Herbert London: Defending Western Civilization

Mar 7, 2018

For those in the West who have lost their way, no longer sure of whether to believe in their traditions or believe at all, it is useful to recall that liberty is our overarching concern. Liberty, as Edmund Burke counsels, “must inhere in some sensible object; and every nation has formed to itself some favorite point, which… becomes the criterion of happiness.”

Stephen Gottlieb: Images Of America

Mar 6, 2018

When the Metropolitan Opera came on with Madame Butterfly recently, I began to puzzle about why the opera is so strongly anti-American. In Butterfly, an American naval lieutenant trifles with the heart of a young Japanese woman ending with her ritual suicide, leaving their baby to him and his new American wife.

Ben Downing: Ending Hunger

Mar 6, 2018

Massachusetts is one of the richest states in the richest nation on earth and yet, 1 in 10 people and 1 in 7 children struggle with hunger. That’s 701,630 of our family, friends, neighbors, and co-workers. It’s 187,920 kids. That is a moral outrage and it should spur action to ensure no one goes hungry. Unfortunately, this hasn’t proven to be the case. Thanks to a recent study by Children’s Health Watch of Boston Medical Center we have a new way of thinking about the costs of hunger and with it hope for renewed action.

Blair Horner: New York's Ethical Failings

Mar 5, 2018


New York State’s long running corruption crisis continues to this day.  For each of the first seven months of this year, a new high-profile corruption case goes to trial.  Last week the first of those cases went to the jury for deliberations and in the second case, a trial was averted when a former legislator pleaded guilty.

David Nightingale: Lake Baikal And Neutrinos

Mar 4, 2018
Sunset in Baikal
Emilianka / Wikimedia

Those who have traveled to Lake Baikal – and I have not – know it not only as long and thin, but also as the deepest lake in the world. Its greatest depth is a mile, and it lies between southern Siberia and Mongolia. The lake is fed by over 300 rivers and contains more fresh water than all the Great Lakes combined.

Ralph Gardner Jr: Ski Bum For A Day

Mar 3, 2018
Cable car on Czarna Góra, top station (Śnieżnik Mountains, Sudetes, Poland)
Marek Tomaszewski, Barlinek / Wikimedia Commons

Of all the days to go skiing we had to pick the one last week where the conditions more closely resembled those on the Caribbean island of Guadeloupe (I’m using Guadeloupe but feel free to insert a different tropical locale) than they typically do this time of year in northern Vermont. That’s where we happened to be heading.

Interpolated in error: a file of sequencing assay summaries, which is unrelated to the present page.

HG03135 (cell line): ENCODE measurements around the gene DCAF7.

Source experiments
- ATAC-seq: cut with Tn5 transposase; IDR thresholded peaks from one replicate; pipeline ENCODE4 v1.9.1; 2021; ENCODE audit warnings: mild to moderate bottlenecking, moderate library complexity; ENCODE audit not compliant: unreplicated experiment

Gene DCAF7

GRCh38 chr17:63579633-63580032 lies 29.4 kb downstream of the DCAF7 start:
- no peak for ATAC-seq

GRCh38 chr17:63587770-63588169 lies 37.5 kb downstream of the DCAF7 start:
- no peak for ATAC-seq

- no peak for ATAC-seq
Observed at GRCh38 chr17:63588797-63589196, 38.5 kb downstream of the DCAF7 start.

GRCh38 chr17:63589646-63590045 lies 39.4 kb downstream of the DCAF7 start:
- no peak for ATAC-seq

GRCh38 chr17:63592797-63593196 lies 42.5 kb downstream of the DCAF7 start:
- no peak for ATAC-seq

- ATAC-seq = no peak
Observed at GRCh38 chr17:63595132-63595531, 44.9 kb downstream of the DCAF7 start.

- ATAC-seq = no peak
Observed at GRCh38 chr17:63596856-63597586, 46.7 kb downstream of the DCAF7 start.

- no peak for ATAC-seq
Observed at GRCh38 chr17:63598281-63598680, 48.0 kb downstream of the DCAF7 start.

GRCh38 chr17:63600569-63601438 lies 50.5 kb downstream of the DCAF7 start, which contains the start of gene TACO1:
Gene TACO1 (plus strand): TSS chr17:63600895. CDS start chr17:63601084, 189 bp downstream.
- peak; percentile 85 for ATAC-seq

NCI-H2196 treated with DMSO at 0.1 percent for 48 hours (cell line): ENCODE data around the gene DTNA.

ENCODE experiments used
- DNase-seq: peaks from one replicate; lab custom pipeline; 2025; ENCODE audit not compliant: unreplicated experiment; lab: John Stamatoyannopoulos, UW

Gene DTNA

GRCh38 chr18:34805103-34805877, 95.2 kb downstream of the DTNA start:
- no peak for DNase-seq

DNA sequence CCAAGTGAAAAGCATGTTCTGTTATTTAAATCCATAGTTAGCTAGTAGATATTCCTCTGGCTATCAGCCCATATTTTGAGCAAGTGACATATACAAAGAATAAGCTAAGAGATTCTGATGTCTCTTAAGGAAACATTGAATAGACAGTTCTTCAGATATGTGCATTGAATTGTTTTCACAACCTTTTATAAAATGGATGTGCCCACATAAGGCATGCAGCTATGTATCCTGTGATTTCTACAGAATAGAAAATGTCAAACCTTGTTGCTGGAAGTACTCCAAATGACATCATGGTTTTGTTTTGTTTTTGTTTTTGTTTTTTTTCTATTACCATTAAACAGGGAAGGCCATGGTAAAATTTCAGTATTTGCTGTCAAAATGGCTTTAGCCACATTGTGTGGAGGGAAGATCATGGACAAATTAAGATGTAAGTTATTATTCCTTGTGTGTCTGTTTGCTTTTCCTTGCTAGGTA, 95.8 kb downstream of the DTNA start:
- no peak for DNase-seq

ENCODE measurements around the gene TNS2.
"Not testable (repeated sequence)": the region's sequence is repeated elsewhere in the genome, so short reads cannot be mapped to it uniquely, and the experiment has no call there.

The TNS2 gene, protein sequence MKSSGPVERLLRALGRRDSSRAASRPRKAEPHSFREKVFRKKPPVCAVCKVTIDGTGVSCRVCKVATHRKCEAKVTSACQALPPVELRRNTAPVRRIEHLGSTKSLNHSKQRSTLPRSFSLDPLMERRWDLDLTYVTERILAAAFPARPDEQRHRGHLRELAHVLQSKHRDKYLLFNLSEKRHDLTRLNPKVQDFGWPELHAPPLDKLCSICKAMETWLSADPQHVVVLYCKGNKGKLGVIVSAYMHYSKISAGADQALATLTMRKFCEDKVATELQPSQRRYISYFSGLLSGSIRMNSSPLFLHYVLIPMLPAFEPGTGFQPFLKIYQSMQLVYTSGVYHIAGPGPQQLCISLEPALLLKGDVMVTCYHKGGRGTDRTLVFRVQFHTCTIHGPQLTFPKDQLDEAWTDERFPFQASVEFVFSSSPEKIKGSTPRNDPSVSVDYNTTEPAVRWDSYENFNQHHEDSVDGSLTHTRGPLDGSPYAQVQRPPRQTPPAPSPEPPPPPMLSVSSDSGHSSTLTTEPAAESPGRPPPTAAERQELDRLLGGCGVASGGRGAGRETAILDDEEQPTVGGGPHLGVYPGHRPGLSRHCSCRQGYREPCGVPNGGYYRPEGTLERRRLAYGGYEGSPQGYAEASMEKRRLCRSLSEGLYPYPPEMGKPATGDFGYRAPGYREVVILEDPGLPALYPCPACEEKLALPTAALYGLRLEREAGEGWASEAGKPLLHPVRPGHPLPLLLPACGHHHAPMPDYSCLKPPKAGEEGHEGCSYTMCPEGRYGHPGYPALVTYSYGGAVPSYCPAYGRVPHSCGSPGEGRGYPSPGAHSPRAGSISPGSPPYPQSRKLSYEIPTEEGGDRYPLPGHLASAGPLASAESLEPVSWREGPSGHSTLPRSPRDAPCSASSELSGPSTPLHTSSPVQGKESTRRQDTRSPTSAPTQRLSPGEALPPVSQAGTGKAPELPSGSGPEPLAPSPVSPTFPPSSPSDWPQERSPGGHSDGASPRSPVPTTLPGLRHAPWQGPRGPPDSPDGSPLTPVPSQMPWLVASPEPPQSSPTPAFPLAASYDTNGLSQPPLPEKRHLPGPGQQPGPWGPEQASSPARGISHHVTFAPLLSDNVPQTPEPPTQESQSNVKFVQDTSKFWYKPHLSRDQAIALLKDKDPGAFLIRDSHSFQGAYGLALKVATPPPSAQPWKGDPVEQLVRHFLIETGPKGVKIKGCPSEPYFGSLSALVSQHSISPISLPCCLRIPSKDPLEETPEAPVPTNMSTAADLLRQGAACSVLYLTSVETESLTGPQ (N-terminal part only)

Michael Meeropol: Don't Be Fooled By The Story Of Bonuses

Mar 2, 2018

In January 2018, I delivered a commentary in which I quoted economist Dean Baker comparing the savings that major corporations were getting from the tax cut with the amount of money they were committing to the highly touted bonuses they were giving out.   It appeared that about ONE TENTH of the benefit from the increase in after-tax profits was going to these one “time bonuses.

Sometimes programming decisions are mutually exclusive. Take the opera, for instance. 

We know that there are relatively few people who listen to the opera. The big “but” is that those who do listen are passionate about the art form. WAMC has been playing the opera for years. Our philosophy has always been that a great public station will feature programming that may not be readily available and that certainly is the case every Saturday afternoon on WAMC. Imagine you were drawing the audience for opera. The so-called “N” (number) circle would be pretty small compared to the circle representing the audience who listens to news and public affairs on the station. So the question is, should opera take up time during which the majority of listeners would rather be listening to something else? 

30 years ago, Healthcare accounted for 16 percent of the $20 billion Massachusetts state budget. 10 years ago, it accounted for 30 percent of a $28 billion budget. In 2018, it was 40 percent of a $39.4B budget. You don’t have to be a policy wonk to realize that’s an unsustainable trend.

Keith Strudler: Shopping For Sporting Goods

Feb 28, 2018

If you have two kids of a certain age like I do, you spend a whole lot of time in sporting good stores. We tend to do a weekly pilgrimage to buy anything from soccer cleats to compression shirts to running shoes that aren’t even necessarily used for running. It’s an expensive hobby, having kids. And of course, that means we spend a whole lot of time in Dick’s Sporting Goods, the largest retail sporting goods chain in the US. And every time I go to Dick’s, I have an uncomfortable moment when I have to walk my kids by the hunting section of the store. Because there, among other things, is a wall full of guns. There’s also bullets, and scopes and all the other things that make guns work – most of which I’m largely unfamiliar with, despite my three summers of Boy Scout camp in Texas. I tend not to spend much time staring, and I certainly don’t encourage my kids to peruse – which isn’t usually that hard, since they’re busy trying to convince me to buy them $100 basketball shoes they don’t need. It hasn’t stopped me from shopping there, obviously. But the feeling is there, and perhaps one reason I wish I was at Nike Store or a Foot Locker – something I never thought I’d say.

Herbert London: The U.S.-China Relations

Feb 28, 2018

It was part and parcel of the “new world order” espoused by Bush and Obama that a China integrated into the organizational structure of global affairs would not challenge the status-quo. Yet try as Washington has, China has its own agenda somewhat impervious to post-Cold War optimism.

Steven Pinker, in The Better Angels of our Nature, argued we’ve become less bloody over the centuries. But so many issues involve life and death. For two weeks this country has been discussing how to stop school shootings. This week let’s address life and death in the Middle East. Next week, events permitting, let’s discuss two issues that threaten life worldwide.

Andrew Pallotta: Janus Case An Attack On All Workers

Feb 27, 2018

Earlier this week, the U.S. Supreme Court heard arguments in a case that may forever change the ability of working people to successfully fight for better pay, good health insurance, job security and a secure retirement.